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I read a sentence in Word by Word by Kory Stamper which was:

If you ask a modern adherent to this rule why, exactly, you aren't supposed to end a sentence with a preposition, they merely goggle at you as if you had just asked why you aren't supposed to lick electrical sockets. Because it is objectively better not to, that's why.

The fact that the "objectively better" part is italicised as well as answer both the above mentioned questions makes me think that the author is making a pun here. Regarding the latter question, I think the word "objective" means "based on experience and facts" and regarding the former question, I think it somewhat relates to the "objective case" we learn in grammar. But I am still not sure. Am I right?

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My understanding is this. An object normally comes after a preposition. Therefore the pun is where do you put the object if the preposition is at the end. "Because it is objectively better not to"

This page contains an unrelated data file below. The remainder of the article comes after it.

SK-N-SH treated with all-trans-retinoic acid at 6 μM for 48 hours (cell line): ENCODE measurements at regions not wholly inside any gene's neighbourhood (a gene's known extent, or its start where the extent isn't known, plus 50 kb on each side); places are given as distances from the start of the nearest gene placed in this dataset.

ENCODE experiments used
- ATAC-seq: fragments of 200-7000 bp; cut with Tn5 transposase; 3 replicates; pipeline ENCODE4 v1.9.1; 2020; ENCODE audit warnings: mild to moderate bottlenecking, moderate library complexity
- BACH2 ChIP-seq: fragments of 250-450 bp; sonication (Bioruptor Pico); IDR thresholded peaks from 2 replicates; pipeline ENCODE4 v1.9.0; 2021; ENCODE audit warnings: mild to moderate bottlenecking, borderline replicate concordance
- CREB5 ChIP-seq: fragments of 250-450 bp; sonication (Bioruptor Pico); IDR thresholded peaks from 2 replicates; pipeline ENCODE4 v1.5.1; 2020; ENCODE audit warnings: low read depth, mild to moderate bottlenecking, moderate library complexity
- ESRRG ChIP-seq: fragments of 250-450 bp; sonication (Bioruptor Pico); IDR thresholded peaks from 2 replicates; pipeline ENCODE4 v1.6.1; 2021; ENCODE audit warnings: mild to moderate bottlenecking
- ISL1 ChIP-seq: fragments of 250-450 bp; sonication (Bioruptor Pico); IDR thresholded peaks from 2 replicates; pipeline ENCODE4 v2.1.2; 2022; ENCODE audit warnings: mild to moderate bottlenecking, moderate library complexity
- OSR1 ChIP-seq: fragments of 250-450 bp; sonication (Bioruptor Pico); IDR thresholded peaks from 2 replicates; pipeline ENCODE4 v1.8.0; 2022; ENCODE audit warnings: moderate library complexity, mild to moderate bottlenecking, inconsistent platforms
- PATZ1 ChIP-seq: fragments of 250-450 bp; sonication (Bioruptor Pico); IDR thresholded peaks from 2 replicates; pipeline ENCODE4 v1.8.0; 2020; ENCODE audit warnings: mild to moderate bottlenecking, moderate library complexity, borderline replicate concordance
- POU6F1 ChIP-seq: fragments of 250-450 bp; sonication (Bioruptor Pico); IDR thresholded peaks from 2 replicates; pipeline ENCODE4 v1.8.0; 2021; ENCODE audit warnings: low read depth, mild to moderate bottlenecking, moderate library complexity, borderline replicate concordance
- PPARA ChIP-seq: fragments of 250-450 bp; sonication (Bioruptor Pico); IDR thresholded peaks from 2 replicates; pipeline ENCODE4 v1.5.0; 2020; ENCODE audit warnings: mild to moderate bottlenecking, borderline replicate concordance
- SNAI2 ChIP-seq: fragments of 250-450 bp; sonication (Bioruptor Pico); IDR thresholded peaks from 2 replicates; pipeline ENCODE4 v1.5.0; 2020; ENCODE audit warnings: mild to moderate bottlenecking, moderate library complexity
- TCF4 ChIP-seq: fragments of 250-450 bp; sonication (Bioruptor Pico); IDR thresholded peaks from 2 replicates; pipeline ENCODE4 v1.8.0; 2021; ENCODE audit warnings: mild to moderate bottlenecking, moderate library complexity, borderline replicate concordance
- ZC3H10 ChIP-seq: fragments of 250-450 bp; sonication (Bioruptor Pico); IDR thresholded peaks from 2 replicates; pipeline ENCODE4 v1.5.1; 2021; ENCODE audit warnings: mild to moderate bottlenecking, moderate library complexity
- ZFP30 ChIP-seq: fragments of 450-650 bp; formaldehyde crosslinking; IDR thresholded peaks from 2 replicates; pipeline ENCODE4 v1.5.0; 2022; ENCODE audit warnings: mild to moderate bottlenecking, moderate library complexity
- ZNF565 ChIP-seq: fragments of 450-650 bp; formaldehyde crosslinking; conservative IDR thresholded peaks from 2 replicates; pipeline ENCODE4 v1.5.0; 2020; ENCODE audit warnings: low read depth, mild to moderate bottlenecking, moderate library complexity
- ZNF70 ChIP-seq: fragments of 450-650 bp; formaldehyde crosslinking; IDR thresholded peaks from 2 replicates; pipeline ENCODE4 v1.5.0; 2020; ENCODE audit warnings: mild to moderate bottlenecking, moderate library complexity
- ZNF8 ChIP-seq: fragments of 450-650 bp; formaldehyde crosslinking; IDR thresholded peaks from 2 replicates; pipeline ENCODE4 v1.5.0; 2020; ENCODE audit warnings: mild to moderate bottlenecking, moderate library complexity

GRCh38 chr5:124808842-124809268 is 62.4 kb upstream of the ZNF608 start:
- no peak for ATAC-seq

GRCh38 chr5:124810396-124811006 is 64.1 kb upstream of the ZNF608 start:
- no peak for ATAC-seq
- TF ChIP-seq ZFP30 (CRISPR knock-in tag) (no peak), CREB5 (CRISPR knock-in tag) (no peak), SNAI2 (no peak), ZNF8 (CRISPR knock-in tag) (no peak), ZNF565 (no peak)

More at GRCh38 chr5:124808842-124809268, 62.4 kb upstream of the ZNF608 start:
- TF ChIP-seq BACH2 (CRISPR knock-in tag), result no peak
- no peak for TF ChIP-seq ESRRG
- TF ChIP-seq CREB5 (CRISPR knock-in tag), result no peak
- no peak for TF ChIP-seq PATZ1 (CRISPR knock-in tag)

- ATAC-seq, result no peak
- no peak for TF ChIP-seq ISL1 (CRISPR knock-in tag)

Explanation. A preposition can be understood as anywhere a dog can be in relation to its doghouse. A dog can be: in the doghouse around the doghouse near the doghouse on the doghouse. All of these preposition examples show where the dog is in relation to its doghouse (The Object).

The second to pun is to object to, (dislike) licking Electrical sockets

objectenter link description here 1 verb [ I ] UK ​ /əbˈdʒekt/ US ​ /əbˈdʒekt/ ​to feel or express opposition to or dislike of something or someone:

  • Sorry I did not answer the second question as I was concentrating on the English not the humour. My bad. I have edited the answer now. – Brad Jul 27 '19 at 10:30

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